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PBC Predictive Biomarkers

Despite no consensus on response criteria, ALP and bilirubin have been considered the most important biomarkers in managing risk1-4

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  • This is not an all-inclusive listing. Adapted from Younossi ZM, Bernstein D, Shiffman ML, et al. Am J Gastroenterol. 2019;114(1):48-63.

Risk of progression is dependent on reduction of predictive biomarkers3,5

  • Prior to first-line treatment, patients may have ALP 4x-5x ULN and bilirubin above normal6,a
  • Levels of ALP and bilirubin measured at baseline and each year for 5 years are strongly associated with clinical outcomes (liver transplant or death)5,b

Elevations in ALP and bilirubin have been found to have a considerable impact on liver transplant or death7,c

Occurrence of liver transplant or death

Chart showing impact of elevated ALP and bilirubin on liver transplant or death Chart showing impact of elevated ALP and bilirubin on liver transplant or death

Elevations in ALP increase risk of poor outcomes7

ALP >2x ULN is associated with a 2.2x greater risk for liver transplant or death at 1 year compared to those who remained ≤2x ULN (P<.0001)

Higher bilirubin levels are associated with increased mortality and reduced transplant-free survival7

Bilirubin >1x ULN is associated with a 5.5x greater risk for liver transplant or death at 1 year (P<.0001)

  • a Data from a combined analysis of 3 randomized, controlled trials comparing UDCA (n=273) vs placebo (n=275) for up to 4 years.6
  • b Data from an international, multicentered meta-analysis of UDCA-treated and untreated patients diagnosed with PBC (N=4,845).5
  • c Patient data were obtained from the international Global PBC study database; specifically, this analysis included UDCA-treated patients who had ALP ≤2x ULN or bilirubin ≤1x ULN at 1 year follow-up (N=2,527) who were evaluated to identify patients within this group at risk for adverse outcome during follow-up (median follow-up of 7.11 years).7
  • ALP, alkaline phosphatase; AST, aspartate aminotransferase; PBC, primary biliary cholangitis; UDCA, ursodeoxycholic acid; ULN, upper limit of normal.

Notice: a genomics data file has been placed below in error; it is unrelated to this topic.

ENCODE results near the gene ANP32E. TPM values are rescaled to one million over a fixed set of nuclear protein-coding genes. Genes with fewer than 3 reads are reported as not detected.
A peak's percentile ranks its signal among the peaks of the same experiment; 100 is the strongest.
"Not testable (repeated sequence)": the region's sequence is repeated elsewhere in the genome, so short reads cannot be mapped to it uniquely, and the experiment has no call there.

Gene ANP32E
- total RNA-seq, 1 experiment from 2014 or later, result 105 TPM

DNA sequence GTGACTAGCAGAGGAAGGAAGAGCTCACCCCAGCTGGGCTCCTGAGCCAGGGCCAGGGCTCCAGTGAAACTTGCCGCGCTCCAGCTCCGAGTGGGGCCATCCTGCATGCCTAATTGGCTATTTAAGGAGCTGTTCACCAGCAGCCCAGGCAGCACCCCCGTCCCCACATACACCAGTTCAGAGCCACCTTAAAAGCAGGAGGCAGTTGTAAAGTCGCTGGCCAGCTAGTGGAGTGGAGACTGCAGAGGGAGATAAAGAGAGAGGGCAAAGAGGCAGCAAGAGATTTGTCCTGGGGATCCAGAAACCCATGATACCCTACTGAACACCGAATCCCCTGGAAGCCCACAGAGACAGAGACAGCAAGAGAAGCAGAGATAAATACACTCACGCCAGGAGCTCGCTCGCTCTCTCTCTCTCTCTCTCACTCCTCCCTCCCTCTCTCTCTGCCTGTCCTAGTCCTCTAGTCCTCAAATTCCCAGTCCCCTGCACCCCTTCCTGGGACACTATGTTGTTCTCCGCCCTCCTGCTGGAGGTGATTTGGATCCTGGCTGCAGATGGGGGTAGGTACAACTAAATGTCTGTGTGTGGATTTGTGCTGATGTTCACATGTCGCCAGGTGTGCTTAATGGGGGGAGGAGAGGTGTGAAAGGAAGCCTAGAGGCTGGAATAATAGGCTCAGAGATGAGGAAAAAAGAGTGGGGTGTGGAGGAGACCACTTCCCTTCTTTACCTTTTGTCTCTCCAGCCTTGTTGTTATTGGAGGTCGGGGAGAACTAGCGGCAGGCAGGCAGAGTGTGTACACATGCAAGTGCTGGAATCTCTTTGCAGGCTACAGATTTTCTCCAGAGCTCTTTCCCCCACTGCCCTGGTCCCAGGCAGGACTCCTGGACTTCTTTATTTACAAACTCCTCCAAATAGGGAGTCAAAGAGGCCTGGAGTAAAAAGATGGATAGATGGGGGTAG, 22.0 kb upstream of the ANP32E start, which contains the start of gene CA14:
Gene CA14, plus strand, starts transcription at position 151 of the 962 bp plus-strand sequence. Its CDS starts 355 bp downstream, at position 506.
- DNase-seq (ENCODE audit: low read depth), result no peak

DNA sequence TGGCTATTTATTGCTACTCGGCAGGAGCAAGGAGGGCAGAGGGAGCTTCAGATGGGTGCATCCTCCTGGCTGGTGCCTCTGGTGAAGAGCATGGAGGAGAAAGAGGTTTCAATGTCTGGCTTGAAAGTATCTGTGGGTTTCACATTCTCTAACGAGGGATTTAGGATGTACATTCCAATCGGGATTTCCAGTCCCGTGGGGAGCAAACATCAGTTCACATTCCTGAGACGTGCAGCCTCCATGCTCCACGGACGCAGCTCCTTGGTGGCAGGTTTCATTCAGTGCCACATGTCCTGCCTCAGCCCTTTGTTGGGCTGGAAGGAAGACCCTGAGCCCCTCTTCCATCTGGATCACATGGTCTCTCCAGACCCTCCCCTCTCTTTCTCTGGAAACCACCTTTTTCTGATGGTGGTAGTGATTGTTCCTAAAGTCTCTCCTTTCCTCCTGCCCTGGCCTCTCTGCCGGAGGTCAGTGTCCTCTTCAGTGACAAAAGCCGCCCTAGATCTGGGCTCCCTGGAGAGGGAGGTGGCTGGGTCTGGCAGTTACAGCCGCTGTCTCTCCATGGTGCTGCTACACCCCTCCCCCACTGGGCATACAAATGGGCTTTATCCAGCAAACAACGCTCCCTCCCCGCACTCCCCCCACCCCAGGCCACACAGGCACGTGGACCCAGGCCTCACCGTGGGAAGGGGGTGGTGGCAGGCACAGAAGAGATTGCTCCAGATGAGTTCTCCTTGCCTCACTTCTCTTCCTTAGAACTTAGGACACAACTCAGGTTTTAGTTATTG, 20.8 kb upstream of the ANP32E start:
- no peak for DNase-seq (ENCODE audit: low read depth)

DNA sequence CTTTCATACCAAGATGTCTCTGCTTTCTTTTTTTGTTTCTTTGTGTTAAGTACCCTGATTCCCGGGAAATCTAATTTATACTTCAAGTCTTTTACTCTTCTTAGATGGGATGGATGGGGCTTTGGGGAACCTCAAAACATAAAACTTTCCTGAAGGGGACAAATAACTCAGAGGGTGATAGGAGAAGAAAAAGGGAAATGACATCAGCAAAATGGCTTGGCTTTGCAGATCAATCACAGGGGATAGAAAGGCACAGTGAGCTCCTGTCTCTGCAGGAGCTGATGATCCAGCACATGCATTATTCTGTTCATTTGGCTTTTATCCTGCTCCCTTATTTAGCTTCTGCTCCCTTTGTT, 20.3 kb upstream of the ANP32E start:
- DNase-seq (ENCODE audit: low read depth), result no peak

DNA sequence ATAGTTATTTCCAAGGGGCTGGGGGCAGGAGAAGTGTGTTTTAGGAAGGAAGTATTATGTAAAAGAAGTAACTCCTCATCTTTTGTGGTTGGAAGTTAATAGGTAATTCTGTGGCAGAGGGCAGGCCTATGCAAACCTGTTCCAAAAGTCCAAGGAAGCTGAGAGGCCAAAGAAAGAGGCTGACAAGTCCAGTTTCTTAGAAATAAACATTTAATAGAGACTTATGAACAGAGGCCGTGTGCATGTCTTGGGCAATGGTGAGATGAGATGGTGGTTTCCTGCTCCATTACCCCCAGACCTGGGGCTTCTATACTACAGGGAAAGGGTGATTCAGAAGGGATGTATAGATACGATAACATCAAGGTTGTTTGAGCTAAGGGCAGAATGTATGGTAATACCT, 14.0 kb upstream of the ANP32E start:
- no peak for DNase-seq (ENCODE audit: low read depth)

1. Murillo Perez CF, Hirschfield GM, Corpechot C, et al; the GLOBAL PBC Study Group. Fibrosis stage is an independent predictor of outcome in primary biliary cholangitis despite biochemical treatment response. Aliment Pharmacol Ther. 2019;50(10):1127-1136. 2. Younossi ZM, Bernstein D, Shiffman ML, et al. Diagnosis and management of primary biliary cholangitis. Am J Gastroenterol. 2019;114(1):48-63. 3. Lindor KD, Bowlus CL, Boyer J, Levy C, Mayo M. Primary biliary cholangitis: 2018 practice guidance from the American Association for the Study of Liver Diseases. Hepatology. 2019;69(1):394-419. 4. European Association for the Study of the Liver. EASL clinical practice guidelines: management of cholestatic liver diseases. J Hepatol. 2009;51(2):237-267. 5. Lammers WJ, van Buuren HR, Hirschfield GM, et al; the Global PBC Study Group. Levels of alkaline phosphatase and bilirubin are surrogate end points of outcomes of patients with primary biliary cirrhosis: an international follow-up study. Gastroenterology. 2014;147(6):1338-1349. 6. Poupon RE, Lindor KD, Cauch-Dudek K, Dickson ER, Poupon R, Heathcote EJ. Combined analysis of randomized controlled trials of ursodeoxycholic acid in primary biliary cirrhosis. Gastroenterology. 1997;13(3):884-890. 7. Lammers WJ, Van Buuren HR, Ponsioen CY, et al. Elevation of alkaline phosphatase during follow-up is an early predictor of hyperbilirubinaemia and of clinical endpoints in primary biliary cholangitis – an international study. Poster presented at: 66th Annual Meeting of the AASLD; November 13-15, 2015; San Francisco, CA.